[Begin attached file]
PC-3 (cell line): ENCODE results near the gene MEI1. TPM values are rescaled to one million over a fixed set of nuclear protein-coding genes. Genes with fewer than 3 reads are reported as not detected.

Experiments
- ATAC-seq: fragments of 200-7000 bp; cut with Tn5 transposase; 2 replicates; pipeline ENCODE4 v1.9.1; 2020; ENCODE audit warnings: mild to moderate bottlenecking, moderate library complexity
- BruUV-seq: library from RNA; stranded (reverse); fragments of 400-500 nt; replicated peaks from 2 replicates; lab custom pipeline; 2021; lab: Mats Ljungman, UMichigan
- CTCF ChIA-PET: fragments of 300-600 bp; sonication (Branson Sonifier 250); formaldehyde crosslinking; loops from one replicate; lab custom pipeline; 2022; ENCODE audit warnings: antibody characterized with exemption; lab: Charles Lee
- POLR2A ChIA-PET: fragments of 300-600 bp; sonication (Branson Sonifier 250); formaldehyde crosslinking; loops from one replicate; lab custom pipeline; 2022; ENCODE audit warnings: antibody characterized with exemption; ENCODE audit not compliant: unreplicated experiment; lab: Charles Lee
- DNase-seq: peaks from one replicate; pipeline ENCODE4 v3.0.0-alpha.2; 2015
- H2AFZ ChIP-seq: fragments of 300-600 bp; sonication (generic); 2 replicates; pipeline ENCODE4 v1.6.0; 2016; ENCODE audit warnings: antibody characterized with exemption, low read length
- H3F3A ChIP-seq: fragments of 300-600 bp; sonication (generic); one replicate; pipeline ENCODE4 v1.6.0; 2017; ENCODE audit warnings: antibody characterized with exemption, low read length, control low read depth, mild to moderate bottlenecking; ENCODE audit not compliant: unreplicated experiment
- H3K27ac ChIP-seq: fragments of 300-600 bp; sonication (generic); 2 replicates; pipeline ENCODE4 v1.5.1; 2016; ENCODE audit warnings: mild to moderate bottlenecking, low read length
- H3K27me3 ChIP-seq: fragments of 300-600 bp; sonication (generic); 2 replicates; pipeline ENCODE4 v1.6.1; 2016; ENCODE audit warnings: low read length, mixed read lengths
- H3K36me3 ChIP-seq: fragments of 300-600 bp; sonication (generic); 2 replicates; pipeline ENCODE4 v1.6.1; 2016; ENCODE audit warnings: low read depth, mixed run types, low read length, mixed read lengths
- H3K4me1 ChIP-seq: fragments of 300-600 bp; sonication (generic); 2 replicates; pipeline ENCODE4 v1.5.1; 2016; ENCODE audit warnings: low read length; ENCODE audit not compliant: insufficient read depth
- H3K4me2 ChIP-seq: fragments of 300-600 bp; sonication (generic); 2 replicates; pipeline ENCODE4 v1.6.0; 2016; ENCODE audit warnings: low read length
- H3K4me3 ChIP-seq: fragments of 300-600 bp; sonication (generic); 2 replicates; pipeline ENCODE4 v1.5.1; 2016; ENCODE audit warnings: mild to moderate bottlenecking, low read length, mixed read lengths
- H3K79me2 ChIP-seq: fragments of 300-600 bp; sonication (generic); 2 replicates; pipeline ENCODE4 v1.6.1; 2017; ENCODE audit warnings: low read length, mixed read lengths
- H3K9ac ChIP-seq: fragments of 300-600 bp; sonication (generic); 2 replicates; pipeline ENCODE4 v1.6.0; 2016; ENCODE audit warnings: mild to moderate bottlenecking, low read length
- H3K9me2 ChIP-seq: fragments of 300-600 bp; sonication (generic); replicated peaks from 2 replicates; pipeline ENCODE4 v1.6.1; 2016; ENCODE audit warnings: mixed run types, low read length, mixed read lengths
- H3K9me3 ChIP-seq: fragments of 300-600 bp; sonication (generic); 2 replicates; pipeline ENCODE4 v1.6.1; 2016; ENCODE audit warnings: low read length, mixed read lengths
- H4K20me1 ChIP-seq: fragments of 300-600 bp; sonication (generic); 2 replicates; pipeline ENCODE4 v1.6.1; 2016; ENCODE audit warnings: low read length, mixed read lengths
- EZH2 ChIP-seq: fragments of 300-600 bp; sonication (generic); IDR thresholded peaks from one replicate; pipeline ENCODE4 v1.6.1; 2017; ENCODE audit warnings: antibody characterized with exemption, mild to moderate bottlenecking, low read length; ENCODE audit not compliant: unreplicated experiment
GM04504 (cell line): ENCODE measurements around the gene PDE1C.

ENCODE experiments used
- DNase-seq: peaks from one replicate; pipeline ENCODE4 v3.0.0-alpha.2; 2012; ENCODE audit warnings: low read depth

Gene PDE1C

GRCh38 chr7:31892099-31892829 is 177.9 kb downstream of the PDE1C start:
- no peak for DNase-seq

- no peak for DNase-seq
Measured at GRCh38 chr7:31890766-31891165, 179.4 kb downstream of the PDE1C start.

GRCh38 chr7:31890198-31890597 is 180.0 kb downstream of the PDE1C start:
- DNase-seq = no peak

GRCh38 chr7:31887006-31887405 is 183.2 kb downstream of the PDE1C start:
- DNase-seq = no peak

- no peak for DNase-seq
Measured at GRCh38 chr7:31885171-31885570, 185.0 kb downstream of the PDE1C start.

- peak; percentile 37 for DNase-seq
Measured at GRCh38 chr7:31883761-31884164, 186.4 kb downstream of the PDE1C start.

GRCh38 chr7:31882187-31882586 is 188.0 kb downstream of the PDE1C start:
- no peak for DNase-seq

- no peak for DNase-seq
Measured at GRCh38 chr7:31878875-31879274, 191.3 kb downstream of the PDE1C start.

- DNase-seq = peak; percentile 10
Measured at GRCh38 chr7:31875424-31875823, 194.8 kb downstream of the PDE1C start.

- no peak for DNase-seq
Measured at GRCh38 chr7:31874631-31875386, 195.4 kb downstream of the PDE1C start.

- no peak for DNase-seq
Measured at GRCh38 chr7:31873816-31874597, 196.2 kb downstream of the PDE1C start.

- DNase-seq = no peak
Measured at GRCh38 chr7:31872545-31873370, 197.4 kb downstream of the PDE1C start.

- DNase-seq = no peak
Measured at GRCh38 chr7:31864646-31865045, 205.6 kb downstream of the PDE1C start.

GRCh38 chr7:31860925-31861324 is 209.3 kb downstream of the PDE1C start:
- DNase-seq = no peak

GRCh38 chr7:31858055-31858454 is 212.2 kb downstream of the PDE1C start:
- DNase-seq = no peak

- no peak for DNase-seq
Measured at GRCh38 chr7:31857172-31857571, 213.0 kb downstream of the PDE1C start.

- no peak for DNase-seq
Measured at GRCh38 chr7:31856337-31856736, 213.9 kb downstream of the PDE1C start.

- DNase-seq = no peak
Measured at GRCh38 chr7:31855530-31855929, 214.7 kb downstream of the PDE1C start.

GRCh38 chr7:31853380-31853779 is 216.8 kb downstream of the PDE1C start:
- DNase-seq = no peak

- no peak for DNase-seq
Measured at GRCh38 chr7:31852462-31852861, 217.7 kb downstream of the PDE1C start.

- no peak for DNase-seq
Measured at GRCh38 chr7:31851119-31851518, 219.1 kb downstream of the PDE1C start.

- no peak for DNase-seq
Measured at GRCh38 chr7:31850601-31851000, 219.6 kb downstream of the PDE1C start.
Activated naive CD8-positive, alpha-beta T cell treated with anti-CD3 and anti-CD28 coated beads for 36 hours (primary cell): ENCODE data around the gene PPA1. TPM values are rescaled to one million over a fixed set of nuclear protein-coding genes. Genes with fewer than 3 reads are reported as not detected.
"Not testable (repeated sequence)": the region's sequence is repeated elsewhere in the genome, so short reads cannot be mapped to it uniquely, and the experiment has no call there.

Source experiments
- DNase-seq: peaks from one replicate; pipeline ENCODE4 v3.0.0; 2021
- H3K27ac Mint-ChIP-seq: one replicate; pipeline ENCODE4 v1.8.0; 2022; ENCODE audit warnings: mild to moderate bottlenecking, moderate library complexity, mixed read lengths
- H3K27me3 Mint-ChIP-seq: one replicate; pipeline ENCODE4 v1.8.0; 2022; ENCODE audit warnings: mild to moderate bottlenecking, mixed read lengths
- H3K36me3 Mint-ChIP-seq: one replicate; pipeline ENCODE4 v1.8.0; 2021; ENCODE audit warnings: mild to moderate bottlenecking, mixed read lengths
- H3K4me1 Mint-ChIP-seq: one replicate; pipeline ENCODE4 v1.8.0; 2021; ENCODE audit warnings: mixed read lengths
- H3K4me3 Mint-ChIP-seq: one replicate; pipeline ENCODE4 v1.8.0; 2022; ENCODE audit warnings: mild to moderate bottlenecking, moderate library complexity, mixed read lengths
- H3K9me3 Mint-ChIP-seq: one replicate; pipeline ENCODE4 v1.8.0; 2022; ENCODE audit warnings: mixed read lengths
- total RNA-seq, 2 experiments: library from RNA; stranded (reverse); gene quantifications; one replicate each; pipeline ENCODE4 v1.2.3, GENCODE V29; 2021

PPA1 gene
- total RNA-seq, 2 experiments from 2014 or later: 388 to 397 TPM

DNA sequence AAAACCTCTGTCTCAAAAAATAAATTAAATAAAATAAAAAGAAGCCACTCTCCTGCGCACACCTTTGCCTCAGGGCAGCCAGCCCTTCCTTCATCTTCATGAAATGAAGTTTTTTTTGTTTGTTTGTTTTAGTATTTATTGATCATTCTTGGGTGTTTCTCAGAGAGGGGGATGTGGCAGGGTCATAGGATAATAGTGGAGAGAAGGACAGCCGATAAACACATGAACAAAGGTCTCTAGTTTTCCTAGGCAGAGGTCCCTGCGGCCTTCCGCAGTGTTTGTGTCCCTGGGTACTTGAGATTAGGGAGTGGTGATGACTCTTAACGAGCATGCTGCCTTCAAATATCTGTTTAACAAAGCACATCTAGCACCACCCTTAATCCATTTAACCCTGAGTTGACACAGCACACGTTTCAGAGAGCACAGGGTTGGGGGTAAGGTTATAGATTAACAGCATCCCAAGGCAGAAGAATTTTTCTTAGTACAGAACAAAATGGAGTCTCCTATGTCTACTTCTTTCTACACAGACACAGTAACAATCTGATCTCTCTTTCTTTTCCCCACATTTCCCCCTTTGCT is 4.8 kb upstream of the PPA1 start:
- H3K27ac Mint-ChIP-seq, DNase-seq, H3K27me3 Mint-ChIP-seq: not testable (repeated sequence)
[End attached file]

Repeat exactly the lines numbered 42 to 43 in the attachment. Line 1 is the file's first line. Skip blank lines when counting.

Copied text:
- DNase-seq = peak; percentile 10
Measured at GRCh38 chr7:31875424-31875823, 194.8 kb downstream of the PDE1C start.